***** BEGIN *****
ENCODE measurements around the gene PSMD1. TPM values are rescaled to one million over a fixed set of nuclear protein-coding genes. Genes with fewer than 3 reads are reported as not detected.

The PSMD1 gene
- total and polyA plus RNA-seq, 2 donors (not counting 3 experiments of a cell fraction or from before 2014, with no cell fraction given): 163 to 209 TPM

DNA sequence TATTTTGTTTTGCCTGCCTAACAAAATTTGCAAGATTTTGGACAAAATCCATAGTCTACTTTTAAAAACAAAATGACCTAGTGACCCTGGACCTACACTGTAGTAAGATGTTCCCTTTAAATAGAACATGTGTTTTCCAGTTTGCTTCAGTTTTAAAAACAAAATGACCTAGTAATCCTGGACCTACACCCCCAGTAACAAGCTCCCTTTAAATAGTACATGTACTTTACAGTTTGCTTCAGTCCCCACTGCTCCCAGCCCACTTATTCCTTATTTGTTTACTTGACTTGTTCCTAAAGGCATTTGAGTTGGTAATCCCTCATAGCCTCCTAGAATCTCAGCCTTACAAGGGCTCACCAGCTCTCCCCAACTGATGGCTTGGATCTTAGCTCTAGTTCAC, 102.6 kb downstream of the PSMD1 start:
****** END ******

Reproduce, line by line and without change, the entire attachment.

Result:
ENCODE measurements around the gene PSMD1. TPM values are rescaled to one million over a fixed set of nuclear protein-coding genes. Genes with fewer than 3 reads are reported as not detected.

The PSMD1 gene
- total and polyA plus RNA-seq, 2 donors (not counting 3 experiments of a cell fraction or from before 2014, with no cell fraction given): 163 to 209 TPM

DNA sequence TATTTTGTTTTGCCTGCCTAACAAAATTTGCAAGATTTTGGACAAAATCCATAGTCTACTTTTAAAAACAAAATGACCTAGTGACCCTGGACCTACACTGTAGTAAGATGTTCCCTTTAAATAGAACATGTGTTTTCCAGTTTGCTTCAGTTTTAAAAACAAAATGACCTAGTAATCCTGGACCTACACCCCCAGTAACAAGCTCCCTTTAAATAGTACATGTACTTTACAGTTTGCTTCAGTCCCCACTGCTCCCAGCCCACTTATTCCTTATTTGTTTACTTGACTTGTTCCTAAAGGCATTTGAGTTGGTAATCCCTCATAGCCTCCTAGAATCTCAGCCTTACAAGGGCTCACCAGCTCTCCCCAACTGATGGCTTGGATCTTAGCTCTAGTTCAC, 102.6 kb downstream of the PSMD1 start: